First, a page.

Robots will not eat up our Jobs. Instead, these will make the workforce more impactful
Due to the coronavirus outbreak, industries did not take safety measures for their workers previously. They are now taking care of package food delivery, travel, hospitality, and even energy, communication, and construction for the workers. Most of these jobs can’t be accomplished online- through Zoom, requiring physical presence. Therefore, employers are looking for technologies to help protect their workers from getting infected. They have chosen to rely on technologies such as mobile agile robots to do the myriad of jobs that require a physical presence to ensure that human workers don’t run the risk of getting sick.
The partnership between people and machines will outlast the pandemic and redefine the future of work.
Pairing robots with humans can do physical work and deliver real intelligence. Perception and the ability of making decisions enable creation to continue in environments that would not be safe or pleasant for humans.
Consequently, this pairing is as effective as the robot itself. Boston Dynamics has created machines that have some of the physical intelligence that humans tend to take for granted. Negotiating messed-up room without tripping, climbing stairs, opening a door automatically becomes natural once we cross the toddler’s stage. However, until recently, these necessary skills have been beyond the capability of most mobile robots. Considering both capabilities and limitations of robots, we can better design a role for them within the workspace that enlarges human labour rather than replaces.
There are already several workspaces in which robots and humans work in tandem. While robots with assuming risks, tedious or physical demand in the job, human co-workers located remotely can provide guidance and critical judgement. For instance, Ford is pairing a robot with an engineer to map its facility after creating digital blueprints. Oil exploration and development company, Aker BP is trying to explore how robots can execute risky tasks on offshore operations.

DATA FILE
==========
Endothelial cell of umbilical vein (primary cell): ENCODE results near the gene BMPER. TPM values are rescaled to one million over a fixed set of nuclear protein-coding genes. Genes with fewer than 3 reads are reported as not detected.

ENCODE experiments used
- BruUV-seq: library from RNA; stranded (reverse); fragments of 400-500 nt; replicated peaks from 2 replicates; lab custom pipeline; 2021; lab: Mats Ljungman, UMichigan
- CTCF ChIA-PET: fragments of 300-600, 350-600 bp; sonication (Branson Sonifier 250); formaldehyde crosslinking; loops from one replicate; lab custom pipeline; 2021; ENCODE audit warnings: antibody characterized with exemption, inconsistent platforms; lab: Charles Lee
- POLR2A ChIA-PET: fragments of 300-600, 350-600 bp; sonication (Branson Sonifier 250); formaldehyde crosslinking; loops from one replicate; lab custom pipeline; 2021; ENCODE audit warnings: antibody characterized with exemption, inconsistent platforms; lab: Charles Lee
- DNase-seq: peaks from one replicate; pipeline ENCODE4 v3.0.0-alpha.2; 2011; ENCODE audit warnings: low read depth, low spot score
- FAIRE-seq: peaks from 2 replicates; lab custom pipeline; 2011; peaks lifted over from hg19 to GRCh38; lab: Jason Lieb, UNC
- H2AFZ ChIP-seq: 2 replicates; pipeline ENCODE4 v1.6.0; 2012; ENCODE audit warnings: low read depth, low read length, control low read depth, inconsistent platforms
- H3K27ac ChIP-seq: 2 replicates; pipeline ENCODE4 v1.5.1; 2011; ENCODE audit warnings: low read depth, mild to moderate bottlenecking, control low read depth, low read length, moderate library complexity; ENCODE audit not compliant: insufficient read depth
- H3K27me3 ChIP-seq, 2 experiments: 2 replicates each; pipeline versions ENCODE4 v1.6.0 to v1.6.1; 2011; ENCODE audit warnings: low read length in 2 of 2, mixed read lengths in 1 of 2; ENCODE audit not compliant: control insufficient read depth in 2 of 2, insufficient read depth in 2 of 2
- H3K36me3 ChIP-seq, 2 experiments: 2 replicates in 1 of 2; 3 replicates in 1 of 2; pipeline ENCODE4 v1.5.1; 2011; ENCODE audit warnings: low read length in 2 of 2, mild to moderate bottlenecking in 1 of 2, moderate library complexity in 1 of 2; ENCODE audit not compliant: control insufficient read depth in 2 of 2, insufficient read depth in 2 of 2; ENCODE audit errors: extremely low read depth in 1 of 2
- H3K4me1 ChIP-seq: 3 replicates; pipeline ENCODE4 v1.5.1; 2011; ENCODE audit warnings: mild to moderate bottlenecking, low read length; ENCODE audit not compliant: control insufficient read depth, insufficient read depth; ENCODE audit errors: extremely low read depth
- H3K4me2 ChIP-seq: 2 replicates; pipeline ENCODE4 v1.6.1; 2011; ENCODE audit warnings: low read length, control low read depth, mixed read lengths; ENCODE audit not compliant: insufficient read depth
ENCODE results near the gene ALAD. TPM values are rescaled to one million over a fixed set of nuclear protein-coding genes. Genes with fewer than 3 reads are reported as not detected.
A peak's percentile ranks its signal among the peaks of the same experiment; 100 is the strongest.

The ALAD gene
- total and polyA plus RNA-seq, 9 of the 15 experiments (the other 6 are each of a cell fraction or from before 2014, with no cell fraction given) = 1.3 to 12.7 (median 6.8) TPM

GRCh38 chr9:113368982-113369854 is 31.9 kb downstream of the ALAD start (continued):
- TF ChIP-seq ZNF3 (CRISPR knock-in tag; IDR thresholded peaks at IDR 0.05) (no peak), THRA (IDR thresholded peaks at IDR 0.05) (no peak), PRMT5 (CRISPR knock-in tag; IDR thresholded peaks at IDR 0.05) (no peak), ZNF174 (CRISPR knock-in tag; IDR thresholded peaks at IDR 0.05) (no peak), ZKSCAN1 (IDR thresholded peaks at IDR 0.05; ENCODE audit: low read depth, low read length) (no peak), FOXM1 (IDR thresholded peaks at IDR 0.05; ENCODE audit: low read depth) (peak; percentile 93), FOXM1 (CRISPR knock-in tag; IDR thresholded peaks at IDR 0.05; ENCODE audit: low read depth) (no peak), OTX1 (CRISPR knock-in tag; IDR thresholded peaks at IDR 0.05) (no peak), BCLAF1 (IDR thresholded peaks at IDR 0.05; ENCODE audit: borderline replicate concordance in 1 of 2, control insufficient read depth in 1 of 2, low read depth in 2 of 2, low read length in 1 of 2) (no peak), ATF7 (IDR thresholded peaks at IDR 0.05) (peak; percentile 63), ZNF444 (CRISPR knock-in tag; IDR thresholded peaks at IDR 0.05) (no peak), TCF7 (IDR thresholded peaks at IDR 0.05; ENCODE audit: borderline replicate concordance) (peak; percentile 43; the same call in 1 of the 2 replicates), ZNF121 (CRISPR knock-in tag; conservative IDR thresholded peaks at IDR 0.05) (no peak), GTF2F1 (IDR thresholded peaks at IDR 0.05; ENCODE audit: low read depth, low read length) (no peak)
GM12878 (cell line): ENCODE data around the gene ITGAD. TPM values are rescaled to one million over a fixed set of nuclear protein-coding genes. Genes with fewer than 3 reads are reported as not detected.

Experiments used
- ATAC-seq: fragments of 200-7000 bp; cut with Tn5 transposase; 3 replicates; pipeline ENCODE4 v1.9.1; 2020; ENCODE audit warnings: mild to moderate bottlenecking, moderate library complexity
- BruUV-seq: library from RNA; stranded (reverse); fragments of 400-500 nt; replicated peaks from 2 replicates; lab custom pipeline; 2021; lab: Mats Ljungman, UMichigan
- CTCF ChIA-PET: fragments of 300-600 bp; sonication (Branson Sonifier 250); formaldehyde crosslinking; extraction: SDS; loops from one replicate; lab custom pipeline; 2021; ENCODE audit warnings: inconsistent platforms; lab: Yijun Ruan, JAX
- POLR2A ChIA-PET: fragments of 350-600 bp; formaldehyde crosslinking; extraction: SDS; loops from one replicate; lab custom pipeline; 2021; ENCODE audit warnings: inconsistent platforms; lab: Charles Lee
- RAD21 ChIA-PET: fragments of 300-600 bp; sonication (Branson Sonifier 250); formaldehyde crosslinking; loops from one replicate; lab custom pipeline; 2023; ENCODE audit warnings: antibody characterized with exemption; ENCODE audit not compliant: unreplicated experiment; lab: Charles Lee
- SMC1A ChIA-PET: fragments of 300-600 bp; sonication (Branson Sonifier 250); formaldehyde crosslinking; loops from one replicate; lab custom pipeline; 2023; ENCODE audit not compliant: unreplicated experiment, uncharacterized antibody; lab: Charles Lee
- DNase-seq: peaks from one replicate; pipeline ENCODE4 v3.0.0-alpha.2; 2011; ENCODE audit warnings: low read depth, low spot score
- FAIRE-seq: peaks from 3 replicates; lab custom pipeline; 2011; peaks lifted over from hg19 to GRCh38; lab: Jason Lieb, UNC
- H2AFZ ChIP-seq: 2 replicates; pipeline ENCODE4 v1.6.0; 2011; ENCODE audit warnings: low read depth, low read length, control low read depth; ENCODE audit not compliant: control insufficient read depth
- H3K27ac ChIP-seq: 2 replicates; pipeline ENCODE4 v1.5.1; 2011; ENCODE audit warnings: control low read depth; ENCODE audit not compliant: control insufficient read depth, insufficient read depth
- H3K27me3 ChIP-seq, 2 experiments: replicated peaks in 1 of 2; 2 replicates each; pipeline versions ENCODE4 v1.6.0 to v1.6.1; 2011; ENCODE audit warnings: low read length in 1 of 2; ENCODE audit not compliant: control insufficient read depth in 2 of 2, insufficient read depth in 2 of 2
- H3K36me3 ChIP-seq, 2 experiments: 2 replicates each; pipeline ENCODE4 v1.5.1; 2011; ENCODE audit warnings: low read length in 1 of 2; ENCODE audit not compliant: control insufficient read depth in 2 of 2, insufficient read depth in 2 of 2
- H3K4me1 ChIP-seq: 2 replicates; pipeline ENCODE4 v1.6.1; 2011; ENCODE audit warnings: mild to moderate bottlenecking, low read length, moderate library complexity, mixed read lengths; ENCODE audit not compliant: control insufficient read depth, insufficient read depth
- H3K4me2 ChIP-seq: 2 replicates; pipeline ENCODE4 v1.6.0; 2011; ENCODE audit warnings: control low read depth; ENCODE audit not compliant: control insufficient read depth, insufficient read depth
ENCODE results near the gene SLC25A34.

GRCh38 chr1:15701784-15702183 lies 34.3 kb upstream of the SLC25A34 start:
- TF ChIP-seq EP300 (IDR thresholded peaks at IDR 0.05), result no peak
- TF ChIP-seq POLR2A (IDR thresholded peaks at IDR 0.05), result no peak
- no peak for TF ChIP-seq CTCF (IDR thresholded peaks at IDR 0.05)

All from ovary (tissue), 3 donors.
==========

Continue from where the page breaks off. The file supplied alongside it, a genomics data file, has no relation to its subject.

Health care is absolute but impactful to use robotic technology as robots cannot get sick. Thus using robots in certain circumstances can aid protect both patients and health care workers. For example, first responders can now use robots to interact with Coronavirus-infected households and treat them accordingly.
Retail and delivery companies have experimented with robots and drones to sort or deliver packages for years. Growing Covid risks calls for immediate technology-related actions. Using robots to manage the distant delivery of packages and limiting human interactions can protect not only drivers, but also reassures customers. The previous year, DoorDash announced the launch of a food delivery robot and FedEx announced a rollout of an autonomous delivery robot. In this decade, health concerns will boost such robotic technology adoption.
Essential services, such as construction and electricity generation, are also now dependant on robots for repetitive and tedious inspection tasks to ensure human operators’ safety in a remote control centre. They are integrating robotics with unidentified speed and incorporating the technology into the regular responsibilities of site managers and project leads. The impact is strong and effective as the work of weeks or months can now be streamlined into days.
Rather than being insecure about robots replacing manual labour and entry-level positions, the global pandemic requires us to think about how technology can be expanded and even improve our current jobs. A solution like agile mobile robots can be taken up for today’s health and safety challenges. It is also versatile enough to be easily adapted for tomorrow’s need and a scaled workforce. So, it is well-positioned for widespread and sustained adoption. Although the pandemic may have built up a partnership between robots and human beings, businesses will eventually see the long-term payoff of keeping this technology in place post pandemic.